$sockets[$AnImage] = fsockopen($_SERVER['HTTP_HOST'], 80, $errno, $errstr, 30);
            if(!$sockets[$AnImage]) {
                echo "$errstr ($errno)<br />\n";
            } else {
                $pathToRetriever=dirname($_SERVER['PHP_SELF']).'/tools/get_img_size.php?url='.rawurlencode($AnImage);
                // echo('<div>META Retrieving '.$pathToRetriever.' on server '.$_SERVER['HTTP_HOST'].'</div>');
                $out = "GET $pathToRetriever HTTP/1.1\r\n";
                $out .= "Host: ".$_SERVER['HTTP_HOST']."\r\n";
                $out .= "Connection: Close\r\n\r\n";
                // echo($out);
                fwrite($sockets[$AnImage], $out);
                fflush($sockets[$AnImage]);
                // echo("<div>Socket open for $AnImage...</div>");
                // flush();
            }
        }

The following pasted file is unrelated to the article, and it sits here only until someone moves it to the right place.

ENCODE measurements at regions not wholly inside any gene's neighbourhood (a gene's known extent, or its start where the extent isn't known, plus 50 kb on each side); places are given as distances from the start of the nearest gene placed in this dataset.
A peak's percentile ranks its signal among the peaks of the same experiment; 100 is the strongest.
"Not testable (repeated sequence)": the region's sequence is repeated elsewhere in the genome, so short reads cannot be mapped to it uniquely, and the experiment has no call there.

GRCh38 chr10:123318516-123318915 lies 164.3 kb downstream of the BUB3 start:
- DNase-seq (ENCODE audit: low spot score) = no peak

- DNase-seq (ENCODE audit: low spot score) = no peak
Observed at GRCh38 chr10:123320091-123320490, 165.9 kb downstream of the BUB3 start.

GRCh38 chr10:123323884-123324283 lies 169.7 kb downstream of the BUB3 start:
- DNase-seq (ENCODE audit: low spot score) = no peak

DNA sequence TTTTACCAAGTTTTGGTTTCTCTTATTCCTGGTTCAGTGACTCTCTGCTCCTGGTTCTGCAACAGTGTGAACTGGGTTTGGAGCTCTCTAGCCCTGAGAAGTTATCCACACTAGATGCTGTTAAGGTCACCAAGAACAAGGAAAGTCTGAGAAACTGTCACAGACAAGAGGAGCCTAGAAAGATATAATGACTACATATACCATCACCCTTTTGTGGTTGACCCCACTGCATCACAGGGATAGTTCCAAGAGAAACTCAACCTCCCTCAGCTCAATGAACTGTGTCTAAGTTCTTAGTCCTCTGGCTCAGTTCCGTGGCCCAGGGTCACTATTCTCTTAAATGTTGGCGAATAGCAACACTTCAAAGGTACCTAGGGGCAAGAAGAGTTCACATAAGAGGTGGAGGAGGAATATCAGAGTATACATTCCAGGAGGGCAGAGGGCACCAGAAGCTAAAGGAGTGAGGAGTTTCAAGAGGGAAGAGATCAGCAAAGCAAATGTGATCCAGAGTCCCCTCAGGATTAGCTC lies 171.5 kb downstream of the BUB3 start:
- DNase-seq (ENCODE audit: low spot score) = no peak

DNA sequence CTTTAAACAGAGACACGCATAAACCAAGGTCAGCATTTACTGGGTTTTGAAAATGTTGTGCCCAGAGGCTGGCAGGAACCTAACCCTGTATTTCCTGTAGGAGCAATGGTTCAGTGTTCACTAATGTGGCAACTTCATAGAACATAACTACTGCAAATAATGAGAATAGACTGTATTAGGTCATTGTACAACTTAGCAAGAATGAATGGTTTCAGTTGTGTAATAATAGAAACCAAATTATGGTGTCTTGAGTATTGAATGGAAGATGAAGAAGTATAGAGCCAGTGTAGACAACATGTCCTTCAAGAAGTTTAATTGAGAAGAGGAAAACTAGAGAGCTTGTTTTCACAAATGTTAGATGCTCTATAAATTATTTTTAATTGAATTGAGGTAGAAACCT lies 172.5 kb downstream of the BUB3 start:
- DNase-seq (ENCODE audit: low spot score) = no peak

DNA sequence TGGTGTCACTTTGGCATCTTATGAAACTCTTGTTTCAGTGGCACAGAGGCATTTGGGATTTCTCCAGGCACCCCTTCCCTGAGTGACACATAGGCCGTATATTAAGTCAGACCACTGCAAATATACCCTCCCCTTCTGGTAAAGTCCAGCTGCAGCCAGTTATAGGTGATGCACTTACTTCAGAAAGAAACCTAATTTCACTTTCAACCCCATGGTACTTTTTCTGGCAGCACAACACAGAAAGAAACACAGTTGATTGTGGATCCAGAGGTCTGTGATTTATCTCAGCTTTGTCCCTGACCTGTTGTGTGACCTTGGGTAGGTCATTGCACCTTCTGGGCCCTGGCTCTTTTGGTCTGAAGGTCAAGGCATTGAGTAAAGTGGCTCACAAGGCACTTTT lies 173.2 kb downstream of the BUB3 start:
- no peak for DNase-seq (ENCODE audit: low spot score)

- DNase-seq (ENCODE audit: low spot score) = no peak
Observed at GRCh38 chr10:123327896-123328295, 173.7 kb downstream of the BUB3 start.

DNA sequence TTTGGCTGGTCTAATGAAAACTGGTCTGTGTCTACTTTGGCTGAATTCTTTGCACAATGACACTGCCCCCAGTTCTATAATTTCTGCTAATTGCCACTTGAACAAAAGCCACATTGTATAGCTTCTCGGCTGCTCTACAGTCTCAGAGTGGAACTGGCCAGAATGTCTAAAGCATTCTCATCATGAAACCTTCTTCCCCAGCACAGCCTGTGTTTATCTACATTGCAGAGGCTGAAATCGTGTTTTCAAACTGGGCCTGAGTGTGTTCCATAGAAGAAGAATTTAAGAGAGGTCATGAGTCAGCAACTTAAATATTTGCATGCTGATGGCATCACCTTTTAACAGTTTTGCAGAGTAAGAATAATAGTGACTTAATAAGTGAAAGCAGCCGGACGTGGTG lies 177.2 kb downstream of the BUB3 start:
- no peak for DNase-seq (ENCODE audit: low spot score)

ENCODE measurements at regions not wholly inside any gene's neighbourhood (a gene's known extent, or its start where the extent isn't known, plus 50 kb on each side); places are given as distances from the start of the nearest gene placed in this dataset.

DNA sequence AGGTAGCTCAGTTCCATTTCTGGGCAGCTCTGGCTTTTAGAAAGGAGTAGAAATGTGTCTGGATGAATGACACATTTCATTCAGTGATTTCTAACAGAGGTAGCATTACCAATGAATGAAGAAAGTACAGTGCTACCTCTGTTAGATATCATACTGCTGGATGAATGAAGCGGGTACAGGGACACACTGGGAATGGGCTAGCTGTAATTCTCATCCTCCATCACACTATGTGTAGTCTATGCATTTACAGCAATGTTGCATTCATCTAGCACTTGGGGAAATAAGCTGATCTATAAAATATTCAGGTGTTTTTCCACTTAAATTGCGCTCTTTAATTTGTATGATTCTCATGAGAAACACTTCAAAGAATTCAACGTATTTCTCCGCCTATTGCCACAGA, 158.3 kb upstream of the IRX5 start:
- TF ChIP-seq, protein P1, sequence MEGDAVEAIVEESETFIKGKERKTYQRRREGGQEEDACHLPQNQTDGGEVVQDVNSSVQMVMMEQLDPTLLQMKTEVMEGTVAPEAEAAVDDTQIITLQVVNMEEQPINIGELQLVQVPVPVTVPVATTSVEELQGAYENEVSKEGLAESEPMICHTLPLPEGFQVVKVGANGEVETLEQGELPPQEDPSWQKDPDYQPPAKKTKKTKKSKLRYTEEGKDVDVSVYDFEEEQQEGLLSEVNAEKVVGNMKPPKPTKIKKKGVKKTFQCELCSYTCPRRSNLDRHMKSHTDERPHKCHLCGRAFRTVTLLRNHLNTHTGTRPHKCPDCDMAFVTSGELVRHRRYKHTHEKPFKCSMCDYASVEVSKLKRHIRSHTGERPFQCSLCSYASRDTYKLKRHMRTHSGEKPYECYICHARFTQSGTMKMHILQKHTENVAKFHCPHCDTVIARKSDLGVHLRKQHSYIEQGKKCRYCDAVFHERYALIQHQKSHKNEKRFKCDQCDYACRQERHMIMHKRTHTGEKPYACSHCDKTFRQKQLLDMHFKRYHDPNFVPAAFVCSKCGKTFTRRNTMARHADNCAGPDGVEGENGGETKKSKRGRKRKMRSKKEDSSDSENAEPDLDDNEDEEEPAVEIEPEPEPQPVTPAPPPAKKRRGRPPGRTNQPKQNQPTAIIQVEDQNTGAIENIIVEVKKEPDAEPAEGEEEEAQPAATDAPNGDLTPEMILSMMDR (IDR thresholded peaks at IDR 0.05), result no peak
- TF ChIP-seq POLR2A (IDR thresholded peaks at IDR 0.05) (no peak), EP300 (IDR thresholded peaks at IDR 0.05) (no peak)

}  else $FoundImagePaths2[]=$metaItems; // ALL of them urls belongs to us

After this you can do your own business while the "threads" go on working, then, in a loop, you go on reading from all $sockets[] and testing for EOF. In the example, much later in the code (a loop for each $AnImage):

            if(isset($sockets[$AnImage])) {
                if(feof($sockets[$AnImage])) {
                    if(!isset($sizes[$AnImage])) $sizes[$AnImage]='';
                    $sizes[$AnImage].=fgets($sockets[$AnImage], 4096);

                    // echo("<div>HTML $AnImage DONE.</div>");
                    // echo("<div>[ ".$sizes[$AnImage]." ]</div>");
                    // flush();
                    fclose($sockets[$AnImage]);
                    unset($sockets[$AnImage]);

                    $mysizes=ContentLoader::cleanResponse($sizes[$AnImage]);

                    // echo($sizes[$AnImage]." ");
                    // echo(ContentLoader::cleanResponse($sizes[$AnImage]));

                    if(!is_array($mysizes)) {continue;}

                    if($mysizes[0]>64 && $mysizes[1]>64 && ($mysizes[0]>128 || $mysizes[1]>128))
                        $FoundImagePaths2[]=array('kind'=>'image','url'=>$AnImage,'ext'=>$ext,'width'=>$mysizes[0],'height'=>$mysizes[1],'mime'=>$mysizes['mime']);

It is not efficient in terms of memory and processes and speed-wise, but if a single image takes a few seconds, the whole page with 20+ images takes the same few seconds to test them all. It's somehow parallel PHP, after all.